There are two ways of finding out information, primary or secondary research. Primary research involves collecting new data that isn't previously published. Secondary research requires looking into already published information to uncover answers to your questions. An early step in developing marketing plans, for example, is to understand the market's size, growth, or customer profiles. Secondary research offers several advantages, as well as disadvantages, that you should think about before deciding which method to choose.
Easy to Access
It is fairly easy in today's electronic world to access reams of secondary research. The Internet has made huge amounts of information on a wide variety of topics readily available at your fingertips. Gone are the days when you had to go to a library and dig through mountains of information. Now a simple Internet search can pinpoint the information you are looking for.
Primary research can be fairly expensive to conduct. Depending on the topic and data collection method, primary research can costs thousands of dollars to complete. Secondary research can be virtually free for a wide variety of topics through the use of the Internet or going through public records or libraries.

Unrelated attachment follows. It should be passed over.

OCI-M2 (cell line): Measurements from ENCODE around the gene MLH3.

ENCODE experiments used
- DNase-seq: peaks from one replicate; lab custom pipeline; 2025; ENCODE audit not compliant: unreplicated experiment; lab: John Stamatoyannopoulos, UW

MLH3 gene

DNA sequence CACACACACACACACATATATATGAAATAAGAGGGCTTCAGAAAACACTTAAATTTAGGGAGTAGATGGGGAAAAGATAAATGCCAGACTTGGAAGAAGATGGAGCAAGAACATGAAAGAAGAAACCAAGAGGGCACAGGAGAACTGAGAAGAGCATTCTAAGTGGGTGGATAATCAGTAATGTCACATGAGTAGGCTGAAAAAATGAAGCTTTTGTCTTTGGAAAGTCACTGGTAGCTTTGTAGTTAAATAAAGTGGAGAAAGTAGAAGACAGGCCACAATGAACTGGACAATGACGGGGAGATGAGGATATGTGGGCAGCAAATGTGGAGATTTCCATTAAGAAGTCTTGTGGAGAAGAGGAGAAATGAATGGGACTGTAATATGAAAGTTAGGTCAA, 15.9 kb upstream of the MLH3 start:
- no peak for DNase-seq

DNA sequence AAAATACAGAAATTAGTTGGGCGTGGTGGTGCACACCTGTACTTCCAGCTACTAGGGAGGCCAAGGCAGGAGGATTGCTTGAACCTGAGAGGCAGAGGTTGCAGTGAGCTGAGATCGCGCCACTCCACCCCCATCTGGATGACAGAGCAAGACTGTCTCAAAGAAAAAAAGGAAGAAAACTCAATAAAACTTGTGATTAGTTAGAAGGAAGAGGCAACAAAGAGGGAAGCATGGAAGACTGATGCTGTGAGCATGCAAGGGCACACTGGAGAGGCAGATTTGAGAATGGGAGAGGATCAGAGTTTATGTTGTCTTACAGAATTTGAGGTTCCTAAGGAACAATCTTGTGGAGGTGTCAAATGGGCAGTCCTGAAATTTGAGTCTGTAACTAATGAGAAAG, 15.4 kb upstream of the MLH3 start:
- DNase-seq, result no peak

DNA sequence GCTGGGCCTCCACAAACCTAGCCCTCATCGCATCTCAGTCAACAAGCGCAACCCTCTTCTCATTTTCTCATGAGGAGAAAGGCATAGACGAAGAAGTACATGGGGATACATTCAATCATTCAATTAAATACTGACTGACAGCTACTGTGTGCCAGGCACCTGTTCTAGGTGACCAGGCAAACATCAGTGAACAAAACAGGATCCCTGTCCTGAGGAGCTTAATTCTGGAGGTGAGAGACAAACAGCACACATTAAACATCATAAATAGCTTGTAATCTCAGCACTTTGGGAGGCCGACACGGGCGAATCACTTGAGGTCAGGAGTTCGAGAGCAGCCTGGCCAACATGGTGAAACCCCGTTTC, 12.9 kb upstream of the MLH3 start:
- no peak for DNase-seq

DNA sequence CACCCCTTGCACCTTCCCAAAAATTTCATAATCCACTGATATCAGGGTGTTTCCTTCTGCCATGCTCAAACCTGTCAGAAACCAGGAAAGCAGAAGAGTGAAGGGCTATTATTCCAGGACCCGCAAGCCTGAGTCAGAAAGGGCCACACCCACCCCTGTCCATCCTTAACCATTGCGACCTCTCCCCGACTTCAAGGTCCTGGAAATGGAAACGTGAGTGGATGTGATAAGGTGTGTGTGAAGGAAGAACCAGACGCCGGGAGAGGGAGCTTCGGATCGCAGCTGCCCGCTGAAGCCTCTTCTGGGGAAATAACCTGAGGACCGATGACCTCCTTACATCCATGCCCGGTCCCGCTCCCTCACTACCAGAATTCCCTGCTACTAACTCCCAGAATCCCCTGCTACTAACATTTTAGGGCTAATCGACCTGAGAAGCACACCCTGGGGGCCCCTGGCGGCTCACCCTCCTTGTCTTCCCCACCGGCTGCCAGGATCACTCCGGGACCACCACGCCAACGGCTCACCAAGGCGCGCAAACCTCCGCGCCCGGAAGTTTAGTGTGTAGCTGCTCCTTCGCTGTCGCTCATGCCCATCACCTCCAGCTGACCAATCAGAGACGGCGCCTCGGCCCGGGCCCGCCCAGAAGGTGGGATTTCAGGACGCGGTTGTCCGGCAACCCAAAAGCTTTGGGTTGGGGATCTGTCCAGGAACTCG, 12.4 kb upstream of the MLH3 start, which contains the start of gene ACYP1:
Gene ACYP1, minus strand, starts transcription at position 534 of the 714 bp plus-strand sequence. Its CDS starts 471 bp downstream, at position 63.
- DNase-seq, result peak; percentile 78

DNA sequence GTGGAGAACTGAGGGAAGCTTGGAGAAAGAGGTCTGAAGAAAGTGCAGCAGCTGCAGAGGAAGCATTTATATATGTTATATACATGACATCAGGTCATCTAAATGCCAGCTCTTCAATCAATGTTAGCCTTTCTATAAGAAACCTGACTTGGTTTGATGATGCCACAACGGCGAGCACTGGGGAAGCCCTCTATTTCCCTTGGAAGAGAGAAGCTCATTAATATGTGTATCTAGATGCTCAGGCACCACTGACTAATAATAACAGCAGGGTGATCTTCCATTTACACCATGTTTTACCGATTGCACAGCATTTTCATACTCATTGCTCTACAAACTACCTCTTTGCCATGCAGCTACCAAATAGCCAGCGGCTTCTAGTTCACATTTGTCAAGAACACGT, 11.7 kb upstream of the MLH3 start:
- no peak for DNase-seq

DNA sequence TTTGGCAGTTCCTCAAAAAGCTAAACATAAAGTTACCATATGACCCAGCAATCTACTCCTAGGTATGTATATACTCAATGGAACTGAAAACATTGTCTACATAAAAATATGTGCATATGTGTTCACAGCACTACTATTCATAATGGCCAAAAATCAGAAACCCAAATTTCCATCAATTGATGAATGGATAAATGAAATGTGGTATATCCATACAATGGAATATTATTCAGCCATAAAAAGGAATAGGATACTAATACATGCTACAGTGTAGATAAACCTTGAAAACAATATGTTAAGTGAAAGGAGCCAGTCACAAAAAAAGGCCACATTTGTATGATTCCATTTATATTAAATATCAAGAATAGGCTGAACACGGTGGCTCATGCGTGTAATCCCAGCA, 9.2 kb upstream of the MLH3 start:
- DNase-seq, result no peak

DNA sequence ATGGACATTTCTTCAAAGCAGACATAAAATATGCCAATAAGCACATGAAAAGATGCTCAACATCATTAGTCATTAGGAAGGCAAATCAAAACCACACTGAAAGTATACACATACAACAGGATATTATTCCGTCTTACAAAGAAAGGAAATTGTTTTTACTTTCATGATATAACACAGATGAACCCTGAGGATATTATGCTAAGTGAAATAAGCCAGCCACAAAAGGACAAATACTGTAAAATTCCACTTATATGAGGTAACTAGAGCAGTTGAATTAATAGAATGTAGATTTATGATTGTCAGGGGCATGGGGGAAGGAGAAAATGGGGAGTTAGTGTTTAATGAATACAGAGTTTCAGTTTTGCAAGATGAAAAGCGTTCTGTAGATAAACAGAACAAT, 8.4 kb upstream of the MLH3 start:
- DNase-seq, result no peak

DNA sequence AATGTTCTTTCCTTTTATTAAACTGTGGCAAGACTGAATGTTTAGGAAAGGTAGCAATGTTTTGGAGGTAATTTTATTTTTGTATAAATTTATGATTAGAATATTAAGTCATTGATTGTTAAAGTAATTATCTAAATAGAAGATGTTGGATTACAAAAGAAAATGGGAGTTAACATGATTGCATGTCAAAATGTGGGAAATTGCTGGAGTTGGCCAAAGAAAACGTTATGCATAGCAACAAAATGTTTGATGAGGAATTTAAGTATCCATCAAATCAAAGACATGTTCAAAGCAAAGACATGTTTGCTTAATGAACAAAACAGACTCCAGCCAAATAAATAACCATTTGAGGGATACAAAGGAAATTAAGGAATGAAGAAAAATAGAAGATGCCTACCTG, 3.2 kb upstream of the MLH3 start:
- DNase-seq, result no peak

Secondary research relies on the skill of others to complete the initial primary research correctly. If the publisher of the initial data did not do a thorough job, then the information could be very misleading. It is very difficult to determine how the person who completed the initial research actually conducted that research, so you are taking her at her word in some respects.
Secondary research is usually conducted by going through previously reported information. One problem with this is that information could have been collected months or even years prior. If you are in a very fast-moving market or field of endeavor, then information that is older than a few months probably is out of date and inaccurate.